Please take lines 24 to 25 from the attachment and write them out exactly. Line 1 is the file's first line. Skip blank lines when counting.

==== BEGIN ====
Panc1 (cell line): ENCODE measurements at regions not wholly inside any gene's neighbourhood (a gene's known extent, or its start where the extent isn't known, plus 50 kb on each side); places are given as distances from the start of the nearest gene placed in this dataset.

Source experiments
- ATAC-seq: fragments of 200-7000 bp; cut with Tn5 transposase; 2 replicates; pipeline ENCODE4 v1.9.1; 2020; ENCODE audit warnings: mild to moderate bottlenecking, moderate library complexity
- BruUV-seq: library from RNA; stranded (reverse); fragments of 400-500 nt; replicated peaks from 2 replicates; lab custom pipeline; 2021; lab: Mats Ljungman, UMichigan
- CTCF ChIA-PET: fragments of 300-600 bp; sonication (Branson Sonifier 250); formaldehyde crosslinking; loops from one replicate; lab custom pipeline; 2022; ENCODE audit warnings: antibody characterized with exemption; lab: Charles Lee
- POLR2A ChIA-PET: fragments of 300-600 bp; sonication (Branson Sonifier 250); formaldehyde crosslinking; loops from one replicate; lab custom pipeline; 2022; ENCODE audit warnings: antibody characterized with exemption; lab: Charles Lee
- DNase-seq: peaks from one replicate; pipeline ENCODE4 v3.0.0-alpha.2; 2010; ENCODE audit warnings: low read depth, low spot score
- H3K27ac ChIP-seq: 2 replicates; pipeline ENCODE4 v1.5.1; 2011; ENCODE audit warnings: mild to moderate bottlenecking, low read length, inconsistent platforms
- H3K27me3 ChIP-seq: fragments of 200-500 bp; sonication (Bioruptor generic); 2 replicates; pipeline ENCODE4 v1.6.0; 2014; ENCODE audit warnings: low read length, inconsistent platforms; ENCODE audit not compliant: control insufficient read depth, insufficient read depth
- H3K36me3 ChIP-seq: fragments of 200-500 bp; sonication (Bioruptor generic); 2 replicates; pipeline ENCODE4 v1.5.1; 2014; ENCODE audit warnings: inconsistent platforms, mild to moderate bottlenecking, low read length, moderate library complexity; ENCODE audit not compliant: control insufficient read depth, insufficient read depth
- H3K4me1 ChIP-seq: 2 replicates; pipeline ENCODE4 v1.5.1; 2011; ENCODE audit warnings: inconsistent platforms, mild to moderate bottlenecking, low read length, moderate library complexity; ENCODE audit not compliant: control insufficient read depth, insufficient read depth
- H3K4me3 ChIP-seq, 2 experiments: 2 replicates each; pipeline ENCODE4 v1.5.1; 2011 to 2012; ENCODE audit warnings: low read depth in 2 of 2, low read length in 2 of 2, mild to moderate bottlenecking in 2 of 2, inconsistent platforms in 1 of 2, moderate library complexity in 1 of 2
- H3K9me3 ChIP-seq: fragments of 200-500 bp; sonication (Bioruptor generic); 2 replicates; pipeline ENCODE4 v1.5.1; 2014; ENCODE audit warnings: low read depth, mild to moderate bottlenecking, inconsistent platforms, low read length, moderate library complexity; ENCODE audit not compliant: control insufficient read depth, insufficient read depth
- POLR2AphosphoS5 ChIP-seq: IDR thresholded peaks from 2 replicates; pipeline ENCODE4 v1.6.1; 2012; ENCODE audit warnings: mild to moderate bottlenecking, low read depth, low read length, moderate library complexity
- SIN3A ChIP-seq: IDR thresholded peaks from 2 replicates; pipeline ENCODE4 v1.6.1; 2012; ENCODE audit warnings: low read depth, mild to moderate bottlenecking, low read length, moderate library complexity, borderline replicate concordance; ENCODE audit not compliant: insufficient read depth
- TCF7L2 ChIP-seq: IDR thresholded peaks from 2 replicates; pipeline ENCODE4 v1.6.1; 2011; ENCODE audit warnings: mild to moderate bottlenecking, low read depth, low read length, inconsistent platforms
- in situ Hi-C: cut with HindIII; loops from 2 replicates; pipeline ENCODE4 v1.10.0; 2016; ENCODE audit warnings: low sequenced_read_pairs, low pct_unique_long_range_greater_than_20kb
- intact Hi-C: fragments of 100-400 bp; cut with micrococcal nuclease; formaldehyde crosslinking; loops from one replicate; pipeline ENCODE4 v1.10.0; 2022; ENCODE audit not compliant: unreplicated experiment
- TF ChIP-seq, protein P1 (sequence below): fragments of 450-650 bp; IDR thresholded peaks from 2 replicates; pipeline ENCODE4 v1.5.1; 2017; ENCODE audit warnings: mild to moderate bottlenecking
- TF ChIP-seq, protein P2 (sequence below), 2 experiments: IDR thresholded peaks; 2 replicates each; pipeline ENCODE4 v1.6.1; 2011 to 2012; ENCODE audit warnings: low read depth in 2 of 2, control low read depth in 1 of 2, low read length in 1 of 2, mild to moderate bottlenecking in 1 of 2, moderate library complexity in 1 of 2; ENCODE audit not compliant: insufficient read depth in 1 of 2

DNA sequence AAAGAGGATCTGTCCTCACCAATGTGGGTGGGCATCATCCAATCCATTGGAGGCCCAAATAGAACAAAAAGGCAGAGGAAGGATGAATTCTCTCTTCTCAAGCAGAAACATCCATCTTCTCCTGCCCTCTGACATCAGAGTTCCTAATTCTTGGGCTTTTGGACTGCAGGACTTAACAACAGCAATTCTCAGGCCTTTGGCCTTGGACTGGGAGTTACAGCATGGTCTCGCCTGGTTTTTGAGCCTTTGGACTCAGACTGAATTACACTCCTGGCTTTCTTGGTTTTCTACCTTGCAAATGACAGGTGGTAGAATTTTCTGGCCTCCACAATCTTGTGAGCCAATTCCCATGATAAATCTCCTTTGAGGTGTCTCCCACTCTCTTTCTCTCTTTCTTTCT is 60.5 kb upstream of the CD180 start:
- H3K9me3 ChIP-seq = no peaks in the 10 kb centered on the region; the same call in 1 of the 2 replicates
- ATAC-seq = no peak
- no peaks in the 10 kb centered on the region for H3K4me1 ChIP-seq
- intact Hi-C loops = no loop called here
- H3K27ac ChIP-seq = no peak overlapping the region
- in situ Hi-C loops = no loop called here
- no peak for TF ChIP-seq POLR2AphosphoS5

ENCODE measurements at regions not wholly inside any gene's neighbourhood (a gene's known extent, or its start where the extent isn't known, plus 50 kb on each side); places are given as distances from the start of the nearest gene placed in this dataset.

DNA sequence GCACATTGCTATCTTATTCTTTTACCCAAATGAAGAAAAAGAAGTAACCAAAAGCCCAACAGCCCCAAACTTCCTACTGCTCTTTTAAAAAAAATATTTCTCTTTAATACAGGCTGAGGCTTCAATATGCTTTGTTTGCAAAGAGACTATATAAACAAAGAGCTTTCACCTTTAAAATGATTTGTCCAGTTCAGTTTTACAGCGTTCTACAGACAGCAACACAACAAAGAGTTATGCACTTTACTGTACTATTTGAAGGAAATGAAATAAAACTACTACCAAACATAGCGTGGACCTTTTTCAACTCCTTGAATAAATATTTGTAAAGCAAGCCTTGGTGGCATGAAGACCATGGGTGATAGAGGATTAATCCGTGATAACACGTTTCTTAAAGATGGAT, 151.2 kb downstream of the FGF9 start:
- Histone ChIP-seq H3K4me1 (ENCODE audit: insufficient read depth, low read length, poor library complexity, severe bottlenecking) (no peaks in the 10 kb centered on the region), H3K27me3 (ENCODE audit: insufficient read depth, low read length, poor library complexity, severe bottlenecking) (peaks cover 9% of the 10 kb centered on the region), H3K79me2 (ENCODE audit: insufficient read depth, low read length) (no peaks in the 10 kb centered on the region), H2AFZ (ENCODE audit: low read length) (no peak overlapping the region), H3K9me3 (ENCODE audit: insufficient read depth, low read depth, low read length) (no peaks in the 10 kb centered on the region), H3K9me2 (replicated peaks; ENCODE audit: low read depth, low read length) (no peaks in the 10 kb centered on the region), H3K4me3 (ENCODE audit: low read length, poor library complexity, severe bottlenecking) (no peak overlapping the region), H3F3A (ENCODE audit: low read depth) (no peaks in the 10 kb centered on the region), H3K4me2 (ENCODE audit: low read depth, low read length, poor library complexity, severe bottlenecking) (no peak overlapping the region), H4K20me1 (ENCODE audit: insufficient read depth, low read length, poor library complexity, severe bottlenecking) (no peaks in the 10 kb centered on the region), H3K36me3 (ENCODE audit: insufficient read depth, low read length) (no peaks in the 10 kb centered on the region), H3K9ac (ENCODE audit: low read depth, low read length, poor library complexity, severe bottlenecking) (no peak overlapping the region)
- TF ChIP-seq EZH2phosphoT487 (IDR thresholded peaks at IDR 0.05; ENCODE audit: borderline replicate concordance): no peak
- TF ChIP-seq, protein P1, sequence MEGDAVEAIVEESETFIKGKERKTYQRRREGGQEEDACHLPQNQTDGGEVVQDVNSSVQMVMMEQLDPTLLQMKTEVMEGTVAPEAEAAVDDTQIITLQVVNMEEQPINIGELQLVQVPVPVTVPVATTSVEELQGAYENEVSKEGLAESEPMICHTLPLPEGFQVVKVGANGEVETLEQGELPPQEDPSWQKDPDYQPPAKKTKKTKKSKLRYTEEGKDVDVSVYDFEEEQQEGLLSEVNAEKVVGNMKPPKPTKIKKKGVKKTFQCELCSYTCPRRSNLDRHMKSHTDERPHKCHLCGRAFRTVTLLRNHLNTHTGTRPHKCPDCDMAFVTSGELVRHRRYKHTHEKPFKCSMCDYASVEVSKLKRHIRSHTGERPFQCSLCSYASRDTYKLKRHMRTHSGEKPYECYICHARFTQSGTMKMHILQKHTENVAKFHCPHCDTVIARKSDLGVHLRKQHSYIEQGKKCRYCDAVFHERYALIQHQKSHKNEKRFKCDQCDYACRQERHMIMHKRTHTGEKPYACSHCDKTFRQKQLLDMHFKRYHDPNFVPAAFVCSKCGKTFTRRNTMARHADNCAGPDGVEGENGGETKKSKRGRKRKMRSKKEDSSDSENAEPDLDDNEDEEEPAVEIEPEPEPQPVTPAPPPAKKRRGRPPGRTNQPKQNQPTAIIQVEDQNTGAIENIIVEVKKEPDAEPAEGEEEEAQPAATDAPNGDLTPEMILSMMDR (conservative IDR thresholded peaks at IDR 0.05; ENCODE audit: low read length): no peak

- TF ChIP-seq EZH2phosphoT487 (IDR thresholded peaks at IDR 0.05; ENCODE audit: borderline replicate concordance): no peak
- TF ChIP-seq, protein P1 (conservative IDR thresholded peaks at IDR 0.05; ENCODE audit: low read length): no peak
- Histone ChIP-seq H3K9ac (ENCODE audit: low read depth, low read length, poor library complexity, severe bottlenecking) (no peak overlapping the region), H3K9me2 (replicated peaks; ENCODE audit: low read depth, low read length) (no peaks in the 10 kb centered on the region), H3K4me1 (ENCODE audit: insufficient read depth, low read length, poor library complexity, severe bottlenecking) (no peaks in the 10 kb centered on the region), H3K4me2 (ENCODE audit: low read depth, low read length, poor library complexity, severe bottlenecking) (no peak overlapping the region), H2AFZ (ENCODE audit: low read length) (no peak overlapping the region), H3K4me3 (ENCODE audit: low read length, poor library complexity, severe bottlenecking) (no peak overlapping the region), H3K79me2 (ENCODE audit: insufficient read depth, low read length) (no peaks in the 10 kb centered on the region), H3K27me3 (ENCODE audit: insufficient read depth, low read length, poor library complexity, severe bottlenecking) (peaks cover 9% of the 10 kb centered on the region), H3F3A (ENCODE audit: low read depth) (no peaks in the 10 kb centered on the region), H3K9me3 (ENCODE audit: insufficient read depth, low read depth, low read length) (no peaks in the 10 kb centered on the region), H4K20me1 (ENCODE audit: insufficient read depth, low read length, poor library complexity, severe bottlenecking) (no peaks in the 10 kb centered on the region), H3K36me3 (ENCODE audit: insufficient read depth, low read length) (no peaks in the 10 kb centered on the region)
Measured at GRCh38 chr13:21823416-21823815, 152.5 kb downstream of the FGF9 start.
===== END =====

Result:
- no peaks in the 10 kb centered on the region for H3K4me1 ChIP-seq
- intact Hi-C loops = no loop called here